Umm Ali, the quintessential Arabian dessert, is spotted at nearly every iftar in restaurants around town. Often compared to bread and butter pudding, the creamy Egyptian dessert is even simpler to make and, because it doesn't contain eggs like bread and butter pudding, it's suitable for those who don't like custard (they exist!). Syrian pastry chef Fadi Kalkosh, the man who turns out the Park Hyatt Dubai's superlative version for their daily iftar at Café Arabesque, says it's popular in the Arab world, although not in his home country.
"Many people make it at home — however, we do not make it much in Syria, which is where I come from. The first time I tried it was in 2003 when I first moved to the UAE, and I loved it. It has been a staple in Café Arabesque's dessert station daily since I joined."
He says it's the perfect Ramadan dessert for a big crowd "because it is very simple, and does not have any particular ingredient that falls under ‘acquired taste'."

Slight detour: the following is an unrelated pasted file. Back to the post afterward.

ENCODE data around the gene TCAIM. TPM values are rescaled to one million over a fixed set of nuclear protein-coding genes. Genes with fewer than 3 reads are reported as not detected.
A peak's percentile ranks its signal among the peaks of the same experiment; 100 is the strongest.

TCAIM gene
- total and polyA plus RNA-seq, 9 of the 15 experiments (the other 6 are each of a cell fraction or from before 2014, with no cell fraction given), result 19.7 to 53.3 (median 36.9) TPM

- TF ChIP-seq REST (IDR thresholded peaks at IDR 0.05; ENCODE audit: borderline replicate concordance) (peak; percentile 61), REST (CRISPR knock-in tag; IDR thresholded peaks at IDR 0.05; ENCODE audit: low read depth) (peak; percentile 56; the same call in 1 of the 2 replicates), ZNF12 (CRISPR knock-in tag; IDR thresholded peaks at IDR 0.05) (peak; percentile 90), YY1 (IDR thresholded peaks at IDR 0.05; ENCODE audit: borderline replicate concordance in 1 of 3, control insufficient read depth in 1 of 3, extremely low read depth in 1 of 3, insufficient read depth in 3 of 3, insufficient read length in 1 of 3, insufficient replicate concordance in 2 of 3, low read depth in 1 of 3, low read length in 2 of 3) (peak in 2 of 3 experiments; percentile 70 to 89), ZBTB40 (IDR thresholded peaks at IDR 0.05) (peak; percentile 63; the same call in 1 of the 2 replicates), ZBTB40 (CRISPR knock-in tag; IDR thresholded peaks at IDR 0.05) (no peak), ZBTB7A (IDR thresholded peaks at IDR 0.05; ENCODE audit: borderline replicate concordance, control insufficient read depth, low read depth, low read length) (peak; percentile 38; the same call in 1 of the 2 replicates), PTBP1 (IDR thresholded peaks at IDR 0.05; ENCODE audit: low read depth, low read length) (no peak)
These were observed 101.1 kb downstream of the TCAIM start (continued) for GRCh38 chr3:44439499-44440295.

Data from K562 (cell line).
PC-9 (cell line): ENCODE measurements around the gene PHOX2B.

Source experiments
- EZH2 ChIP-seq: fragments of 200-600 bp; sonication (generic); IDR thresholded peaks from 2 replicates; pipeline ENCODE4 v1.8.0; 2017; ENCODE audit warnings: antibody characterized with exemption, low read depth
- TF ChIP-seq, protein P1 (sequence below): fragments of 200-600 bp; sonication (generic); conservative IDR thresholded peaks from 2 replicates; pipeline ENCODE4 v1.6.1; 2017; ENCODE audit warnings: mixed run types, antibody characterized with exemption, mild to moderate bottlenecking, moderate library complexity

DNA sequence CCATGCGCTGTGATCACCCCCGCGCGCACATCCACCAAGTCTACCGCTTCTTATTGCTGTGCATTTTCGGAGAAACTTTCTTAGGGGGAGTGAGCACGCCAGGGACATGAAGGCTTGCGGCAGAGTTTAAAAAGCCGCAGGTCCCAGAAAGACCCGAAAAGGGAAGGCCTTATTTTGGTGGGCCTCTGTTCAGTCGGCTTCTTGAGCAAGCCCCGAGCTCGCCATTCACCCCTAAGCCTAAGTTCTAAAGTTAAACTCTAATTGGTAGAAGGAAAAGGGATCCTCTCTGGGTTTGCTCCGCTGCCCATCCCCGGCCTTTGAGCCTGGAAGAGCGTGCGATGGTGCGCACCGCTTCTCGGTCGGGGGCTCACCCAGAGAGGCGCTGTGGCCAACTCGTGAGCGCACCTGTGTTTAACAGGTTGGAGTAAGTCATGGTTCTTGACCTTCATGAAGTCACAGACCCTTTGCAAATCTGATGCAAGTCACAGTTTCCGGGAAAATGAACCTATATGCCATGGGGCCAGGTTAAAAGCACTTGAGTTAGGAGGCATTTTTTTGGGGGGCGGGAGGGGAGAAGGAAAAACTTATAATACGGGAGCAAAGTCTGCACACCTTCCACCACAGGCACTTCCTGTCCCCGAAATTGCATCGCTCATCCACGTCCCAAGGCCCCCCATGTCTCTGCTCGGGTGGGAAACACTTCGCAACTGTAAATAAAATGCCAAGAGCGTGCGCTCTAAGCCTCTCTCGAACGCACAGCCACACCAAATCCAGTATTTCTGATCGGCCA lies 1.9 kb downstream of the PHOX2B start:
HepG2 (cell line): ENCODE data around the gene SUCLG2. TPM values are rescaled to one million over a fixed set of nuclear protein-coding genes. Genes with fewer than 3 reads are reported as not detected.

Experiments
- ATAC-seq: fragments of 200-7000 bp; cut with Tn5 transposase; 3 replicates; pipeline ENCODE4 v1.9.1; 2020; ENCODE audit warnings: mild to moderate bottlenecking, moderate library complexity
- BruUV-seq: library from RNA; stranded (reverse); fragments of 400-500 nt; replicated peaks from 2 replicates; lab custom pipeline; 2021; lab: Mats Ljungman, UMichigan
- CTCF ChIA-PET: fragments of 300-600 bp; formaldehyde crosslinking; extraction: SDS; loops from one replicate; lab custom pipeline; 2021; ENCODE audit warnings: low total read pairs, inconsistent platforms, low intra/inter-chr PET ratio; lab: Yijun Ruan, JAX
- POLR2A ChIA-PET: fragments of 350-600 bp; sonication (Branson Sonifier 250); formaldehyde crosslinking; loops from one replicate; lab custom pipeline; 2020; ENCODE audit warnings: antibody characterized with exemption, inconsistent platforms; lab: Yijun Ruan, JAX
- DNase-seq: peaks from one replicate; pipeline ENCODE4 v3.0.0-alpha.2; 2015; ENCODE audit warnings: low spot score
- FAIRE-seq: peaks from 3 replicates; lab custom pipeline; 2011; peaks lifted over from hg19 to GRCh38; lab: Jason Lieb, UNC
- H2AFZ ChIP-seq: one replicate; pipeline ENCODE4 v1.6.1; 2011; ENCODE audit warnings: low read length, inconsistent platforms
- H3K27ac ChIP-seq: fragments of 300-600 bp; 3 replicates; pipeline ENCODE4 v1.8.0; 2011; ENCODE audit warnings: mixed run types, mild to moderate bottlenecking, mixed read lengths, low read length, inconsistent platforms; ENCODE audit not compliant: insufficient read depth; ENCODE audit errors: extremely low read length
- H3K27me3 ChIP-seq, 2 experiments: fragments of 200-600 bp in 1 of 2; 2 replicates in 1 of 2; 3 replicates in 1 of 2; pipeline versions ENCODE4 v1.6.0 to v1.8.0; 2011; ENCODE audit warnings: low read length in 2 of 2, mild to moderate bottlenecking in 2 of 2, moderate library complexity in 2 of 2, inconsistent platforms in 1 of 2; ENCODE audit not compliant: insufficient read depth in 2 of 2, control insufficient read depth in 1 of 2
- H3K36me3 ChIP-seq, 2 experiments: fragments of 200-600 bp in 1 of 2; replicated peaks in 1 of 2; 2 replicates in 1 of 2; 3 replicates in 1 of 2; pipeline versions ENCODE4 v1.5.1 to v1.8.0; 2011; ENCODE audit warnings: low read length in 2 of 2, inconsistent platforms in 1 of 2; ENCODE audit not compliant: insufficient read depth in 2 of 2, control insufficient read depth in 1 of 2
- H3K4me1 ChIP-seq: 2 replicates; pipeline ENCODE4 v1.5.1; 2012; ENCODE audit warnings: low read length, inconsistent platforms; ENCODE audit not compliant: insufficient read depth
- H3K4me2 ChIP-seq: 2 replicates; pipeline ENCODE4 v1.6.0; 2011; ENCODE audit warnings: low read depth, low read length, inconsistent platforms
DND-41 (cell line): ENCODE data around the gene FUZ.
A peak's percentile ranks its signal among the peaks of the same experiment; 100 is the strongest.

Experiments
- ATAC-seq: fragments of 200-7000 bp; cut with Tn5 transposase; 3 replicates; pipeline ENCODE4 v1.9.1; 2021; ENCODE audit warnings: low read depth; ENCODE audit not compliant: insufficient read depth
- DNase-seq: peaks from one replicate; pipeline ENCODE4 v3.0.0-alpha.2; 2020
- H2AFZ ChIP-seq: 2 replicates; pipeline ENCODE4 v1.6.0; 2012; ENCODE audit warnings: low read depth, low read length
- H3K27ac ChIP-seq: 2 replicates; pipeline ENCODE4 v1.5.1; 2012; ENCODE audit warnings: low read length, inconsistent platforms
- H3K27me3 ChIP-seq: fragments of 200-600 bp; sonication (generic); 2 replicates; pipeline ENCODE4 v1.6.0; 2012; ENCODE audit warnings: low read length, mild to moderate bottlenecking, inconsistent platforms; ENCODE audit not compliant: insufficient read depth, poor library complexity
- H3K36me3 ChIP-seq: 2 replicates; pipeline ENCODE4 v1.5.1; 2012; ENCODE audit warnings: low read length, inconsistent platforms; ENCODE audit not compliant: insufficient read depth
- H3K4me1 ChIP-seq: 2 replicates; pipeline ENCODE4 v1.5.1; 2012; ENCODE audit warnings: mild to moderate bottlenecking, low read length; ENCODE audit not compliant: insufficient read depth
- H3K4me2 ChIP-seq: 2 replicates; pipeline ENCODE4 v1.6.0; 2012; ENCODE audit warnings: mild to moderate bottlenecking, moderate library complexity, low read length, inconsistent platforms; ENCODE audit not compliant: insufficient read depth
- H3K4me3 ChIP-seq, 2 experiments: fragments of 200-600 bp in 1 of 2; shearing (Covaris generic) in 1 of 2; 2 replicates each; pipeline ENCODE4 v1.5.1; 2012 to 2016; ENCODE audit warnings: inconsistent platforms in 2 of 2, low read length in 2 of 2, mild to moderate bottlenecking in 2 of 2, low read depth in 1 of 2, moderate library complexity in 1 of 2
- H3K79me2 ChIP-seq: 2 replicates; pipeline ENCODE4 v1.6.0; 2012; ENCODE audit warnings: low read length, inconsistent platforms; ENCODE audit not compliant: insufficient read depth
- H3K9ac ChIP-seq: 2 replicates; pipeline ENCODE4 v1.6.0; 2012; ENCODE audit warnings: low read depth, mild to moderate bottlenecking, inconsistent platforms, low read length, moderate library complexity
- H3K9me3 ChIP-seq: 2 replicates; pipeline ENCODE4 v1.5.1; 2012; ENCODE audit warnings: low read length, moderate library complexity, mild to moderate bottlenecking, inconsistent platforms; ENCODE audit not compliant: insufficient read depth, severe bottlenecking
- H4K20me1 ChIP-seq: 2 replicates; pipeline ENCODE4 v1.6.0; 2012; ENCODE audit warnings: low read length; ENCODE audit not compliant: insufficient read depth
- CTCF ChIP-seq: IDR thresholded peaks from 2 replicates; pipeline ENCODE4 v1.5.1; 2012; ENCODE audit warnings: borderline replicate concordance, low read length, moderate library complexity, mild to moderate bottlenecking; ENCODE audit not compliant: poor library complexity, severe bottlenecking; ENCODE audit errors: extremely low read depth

"It suits most palates," he adds.
It's a great way to use up those inevitable leftovers, with the main ingredients being bread, puff or phyllo pastry — Kalkosh uses the hotel's croissants — milk and cream, pantry items we all have lying around.
And with such a simple canvas, the creative variations are endless. While Kalkosh includes pistachios in his, other nuts — almonds are also traditional — besides dried fruits such as raisins and sultanas would be welcome additions. Chocolate or coconut would be a fun twist, I mention to Kalkosh.
"Because the ingredients are quite basic, and no flavour in particular is overpowering, variations and additions to the basic ingredients are prevalent. It's funny you mention chocolate as I am experimenting with this," he says.
The legend of the dessert
Park Hyatt pastry chef Fadi Kalkosh reveals the fairytale origins of this popular family dish.
"Legend has it that a king was on a hunting trip when he stopped by a village on the way back to the palace to find food. A generous yet poor lady by the name of Umm Ali [Ali's mother] put together items she had in her kitchen and she came up with a dessert. The king was very touched by her generosity and the tastiness of the dish, which is how it became so popular. To honour the lady, the dish remained under her name."
- 500g croissants or baked phyllo or puff pastry
- 50g sliced nuts (pistachios, almonds or a mixture)
Preheat the oven to 250°C.
Cut the croissants or pastry into pieces and mix with sugar and nuts. Add the milk and cream until the croissants or pastry are well soaked with liquid. Pour into an ovenproof dish and bake for 15 minutes.
Before serving warm, cover the top with some more sliced, toasted nuts.